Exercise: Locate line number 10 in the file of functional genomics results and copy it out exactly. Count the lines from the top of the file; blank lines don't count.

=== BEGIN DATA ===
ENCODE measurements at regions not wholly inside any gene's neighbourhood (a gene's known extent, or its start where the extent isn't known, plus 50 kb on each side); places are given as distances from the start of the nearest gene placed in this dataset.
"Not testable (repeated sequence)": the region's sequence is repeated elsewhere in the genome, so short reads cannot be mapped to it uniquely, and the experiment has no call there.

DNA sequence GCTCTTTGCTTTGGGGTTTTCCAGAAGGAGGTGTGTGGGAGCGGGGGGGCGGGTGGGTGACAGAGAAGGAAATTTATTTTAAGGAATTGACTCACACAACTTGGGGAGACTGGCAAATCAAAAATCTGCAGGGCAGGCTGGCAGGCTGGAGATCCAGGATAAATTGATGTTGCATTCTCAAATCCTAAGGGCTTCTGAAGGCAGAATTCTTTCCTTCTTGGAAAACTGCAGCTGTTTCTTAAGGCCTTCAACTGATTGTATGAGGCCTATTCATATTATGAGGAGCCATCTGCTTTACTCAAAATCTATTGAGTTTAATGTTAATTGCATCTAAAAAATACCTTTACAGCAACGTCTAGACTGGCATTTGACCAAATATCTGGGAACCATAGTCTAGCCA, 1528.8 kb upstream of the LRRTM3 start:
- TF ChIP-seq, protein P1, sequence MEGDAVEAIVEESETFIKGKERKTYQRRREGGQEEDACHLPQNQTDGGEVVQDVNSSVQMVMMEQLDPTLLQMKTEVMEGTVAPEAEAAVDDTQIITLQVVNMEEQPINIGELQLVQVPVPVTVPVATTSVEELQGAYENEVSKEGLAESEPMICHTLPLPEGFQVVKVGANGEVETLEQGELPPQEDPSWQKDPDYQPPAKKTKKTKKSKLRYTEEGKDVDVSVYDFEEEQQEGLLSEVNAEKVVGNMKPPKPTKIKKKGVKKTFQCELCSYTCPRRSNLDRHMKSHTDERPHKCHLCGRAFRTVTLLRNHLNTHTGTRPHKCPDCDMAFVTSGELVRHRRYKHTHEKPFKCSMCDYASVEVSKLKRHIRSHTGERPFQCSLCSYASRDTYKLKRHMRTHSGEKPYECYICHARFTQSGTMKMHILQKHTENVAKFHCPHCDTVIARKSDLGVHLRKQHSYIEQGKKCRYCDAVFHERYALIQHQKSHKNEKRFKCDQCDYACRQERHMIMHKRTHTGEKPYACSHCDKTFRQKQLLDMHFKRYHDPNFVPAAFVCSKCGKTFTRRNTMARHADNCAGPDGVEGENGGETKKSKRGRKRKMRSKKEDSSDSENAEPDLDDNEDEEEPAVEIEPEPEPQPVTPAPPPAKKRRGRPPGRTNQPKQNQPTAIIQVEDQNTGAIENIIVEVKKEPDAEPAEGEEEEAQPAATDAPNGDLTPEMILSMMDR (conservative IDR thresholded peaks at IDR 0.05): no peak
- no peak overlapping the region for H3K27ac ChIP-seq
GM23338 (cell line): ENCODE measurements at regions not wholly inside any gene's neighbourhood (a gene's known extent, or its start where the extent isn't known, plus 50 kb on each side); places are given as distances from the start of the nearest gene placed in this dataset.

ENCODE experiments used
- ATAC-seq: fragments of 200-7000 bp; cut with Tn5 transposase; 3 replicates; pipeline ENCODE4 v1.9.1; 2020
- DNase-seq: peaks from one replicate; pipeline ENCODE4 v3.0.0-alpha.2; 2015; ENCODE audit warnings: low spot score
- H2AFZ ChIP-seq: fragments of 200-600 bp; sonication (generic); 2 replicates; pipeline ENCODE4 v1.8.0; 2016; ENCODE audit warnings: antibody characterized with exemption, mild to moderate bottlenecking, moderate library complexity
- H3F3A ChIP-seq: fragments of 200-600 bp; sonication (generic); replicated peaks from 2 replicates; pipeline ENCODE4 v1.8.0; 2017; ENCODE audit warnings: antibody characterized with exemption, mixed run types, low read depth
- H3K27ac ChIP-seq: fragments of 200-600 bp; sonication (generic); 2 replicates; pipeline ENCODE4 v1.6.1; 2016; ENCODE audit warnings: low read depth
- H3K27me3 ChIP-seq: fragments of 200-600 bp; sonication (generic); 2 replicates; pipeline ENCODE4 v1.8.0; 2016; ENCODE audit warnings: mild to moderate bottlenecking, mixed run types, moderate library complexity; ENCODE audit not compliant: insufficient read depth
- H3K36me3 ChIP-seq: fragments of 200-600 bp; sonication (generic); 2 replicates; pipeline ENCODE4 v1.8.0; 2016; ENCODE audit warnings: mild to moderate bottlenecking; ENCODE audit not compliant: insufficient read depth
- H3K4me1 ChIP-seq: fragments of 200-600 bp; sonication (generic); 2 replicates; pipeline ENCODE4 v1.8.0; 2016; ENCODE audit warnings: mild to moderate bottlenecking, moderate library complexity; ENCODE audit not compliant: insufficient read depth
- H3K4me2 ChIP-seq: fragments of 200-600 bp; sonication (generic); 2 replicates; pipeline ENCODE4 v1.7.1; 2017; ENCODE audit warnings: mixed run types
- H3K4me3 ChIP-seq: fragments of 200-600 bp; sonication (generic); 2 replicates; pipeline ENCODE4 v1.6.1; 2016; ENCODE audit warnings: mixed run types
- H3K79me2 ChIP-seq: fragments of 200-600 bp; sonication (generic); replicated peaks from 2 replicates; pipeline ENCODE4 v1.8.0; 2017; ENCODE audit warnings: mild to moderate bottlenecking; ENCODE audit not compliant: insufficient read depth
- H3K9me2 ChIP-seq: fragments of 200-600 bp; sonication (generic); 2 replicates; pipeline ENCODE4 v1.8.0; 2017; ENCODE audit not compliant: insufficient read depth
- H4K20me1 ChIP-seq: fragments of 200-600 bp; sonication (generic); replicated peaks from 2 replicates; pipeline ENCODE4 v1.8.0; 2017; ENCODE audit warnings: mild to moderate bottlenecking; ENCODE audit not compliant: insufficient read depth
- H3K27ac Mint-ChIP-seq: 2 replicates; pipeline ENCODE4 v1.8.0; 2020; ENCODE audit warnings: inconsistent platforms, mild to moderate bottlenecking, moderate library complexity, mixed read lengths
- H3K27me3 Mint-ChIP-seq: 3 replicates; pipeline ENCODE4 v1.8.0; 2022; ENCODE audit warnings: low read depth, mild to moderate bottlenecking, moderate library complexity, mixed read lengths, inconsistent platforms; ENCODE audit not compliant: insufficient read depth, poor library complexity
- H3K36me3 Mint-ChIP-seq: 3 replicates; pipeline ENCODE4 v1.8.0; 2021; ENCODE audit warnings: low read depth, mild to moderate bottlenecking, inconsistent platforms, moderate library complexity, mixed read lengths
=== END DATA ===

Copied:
- H2AFZ ChIP-seq: fragments of 200-600 bp; sonication (generic); 2 replicates; pipeline ENCODE4 v1.8.0; 2016; ENCODE audit warnings: antibody characterized with exemption, mild to moderate bottlenecking, moderate library complexity